- For Drupal 4.7 and higher: Drupal has automated module support that will let you install and upgrade modules by simply uploading them into your /modules folder and then browsing to example.com/update.php (you must be logged in as administrator for the update to work). This is the same update script used for updating the Drupal core.
- Module Settings: Browse to administer -> settings -> [module name] to configure your module. Voila!
Commonly Recommended Drupal Addon Modules
- poormanscron – runs the Drupal cron operations without needing the cron application.
- feedback – very similar to Drupal’s core contact module, for differences between the two see this thread.
- filemanager – adds support for a managed file repository for other modules.
- nodewords – allows users to add meta tags, eg keywords or description – I recommend disabling “universal” mega tags and writing specific keywords and descriptions for each node.
- pathauto – provides a mechanism for modules to automatically generate aliases for the content they manage. This is especially useful for active forums and when many pages are being produced on a site – by giving each page a name they are automatically becomming more SEF (Search Engine Friendly).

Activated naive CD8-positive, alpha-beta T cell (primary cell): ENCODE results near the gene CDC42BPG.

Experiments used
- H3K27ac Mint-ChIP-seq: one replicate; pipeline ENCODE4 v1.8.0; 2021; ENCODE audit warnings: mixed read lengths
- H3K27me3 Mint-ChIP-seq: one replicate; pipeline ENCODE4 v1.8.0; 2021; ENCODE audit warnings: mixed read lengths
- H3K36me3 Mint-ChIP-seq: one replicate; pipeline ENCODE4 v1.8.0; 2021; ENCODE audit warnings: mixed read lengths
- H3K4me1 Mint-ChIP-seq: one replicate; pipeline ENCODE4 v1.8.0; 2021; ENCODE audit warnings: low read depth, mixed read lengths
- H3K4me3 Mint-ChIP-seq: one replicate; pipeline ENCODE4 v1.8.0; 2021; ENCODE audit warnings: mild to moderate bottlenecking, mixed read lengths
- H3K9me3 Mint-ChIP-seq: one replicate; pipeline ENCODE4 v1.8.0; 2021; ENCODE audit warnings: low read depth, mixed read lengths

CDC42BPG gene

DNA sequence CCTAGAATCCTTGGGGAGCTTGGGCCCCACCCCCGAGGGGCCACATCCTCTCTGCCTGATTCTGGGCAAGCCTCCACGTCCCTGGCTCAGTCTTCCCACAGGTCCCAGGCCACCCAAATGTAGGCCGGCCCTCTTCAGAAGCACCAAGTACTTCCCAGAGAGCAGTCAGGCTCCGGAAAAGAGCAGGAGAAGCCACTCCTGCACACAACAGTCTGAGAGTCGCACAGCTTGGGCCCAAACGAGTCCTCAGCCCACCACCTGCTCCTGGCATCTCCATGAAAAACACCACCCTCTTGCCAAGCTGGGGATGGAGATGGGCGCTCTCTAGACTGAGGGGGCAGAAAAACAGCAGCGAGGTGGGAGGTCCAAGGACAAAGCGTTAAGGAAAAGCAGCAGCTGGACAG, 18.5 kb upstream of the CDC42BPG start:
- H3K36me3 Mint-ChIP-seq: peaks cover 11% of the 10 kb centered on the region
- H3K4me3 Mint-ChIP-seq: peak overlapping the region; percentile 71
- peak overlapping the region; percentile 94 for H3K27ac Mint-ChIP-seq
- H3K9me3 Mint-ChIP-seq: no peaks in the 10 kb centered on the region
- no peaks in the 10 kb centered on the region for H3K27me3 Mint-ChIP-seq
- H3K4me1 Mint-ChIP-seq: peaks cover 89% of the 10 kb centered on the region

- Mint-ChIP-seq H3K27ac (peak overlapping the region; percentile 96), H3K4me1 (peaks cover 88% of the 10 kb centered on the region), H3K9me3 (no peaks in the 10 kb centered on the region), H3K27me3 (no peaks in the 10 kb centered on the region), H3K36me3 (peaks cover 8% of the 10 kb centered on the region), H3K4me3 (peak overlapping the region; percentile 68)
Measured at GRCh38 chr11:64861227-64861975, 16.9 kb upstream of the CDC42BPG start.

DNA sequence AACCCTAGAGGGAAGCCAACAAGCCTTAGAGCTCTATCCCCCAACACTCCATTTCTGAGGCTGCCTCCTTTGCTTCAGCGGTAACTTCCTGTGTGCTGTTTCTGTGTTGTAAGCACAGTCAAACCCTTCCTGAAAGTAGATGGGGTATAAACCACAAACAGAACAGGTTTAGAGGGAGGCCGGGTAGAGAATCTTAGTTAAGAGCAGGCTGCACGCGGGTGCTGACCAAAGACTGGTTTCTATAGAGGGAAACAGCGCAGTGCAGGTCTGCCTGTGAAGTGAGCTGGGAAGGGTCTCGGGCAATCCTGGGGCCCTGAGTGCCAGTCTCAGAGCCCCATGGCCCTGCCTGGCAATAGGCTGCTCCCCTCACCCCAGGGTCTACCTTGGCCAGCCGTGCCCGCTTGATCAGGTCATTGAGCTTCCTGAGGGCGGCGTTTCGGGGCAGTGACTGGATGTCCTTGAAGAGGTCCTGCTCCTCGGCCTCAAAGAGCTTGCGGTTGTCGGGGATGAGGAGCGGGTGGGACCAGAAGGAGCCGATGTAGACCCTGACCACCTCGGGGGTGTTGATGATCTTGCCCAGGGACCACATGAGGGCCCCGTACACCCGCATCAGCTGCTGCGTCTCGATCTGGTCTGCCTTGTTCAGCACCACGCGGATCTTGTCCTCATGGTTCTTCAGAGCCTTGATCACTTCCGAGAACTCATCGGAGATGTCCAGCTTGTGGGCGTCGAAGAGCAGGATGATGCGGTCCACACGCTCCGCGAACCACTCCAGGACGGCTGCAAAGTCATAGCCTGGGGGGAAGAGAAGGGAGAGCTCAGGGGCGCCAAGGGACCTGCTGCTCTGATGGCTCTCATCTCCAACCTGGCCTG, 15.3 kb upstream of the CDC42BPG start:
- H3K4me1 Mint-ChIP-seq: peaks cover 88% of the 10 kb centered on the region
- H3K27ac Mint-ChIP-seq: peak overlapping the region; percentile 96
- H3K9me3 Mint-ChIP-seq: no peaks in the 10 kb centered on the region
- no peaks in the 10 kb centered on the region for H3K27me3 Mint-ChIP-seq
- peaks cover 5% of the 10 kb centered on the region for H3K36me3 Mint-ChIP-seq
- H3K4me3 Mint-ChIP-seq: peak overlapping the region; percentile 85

Dozens of Additional Useful Modules
The above modules still merely represent a core installation. For most purposes there are many more modules that will prove useful and that I almost added to the above list. The include instant messaging modules such as privatmsg, the Google sitemap module gsitemap, modules supporting feed (RSS) functionality and syndication, and more. Check out my List of Popular Drupal Modules for an extended list.
Setting up Access Control
We’re almost done! After installing your modules (you can always add more later), browse to administer -> access control, where you may define access control for user types and add user roles. Typically some useful access roles are turned off by default. By turning these on for anonymous users you let non-members access content, view forums, read news feeds, etc. which you probably want them to be able to do so you can better promote your site. Some typical recommendations for anonymous access include:
- aggregator module – access news feeds
- comment module – access comments & post comments
- feedback module – can send feedback
- node module – access content (without this they won’t see your site at all)
- poll module – vote on polls
- search module – search content
Again, you can customize these according to specific user roles, so if you have content managers with different access privileges you can differentiate their authorization levels here.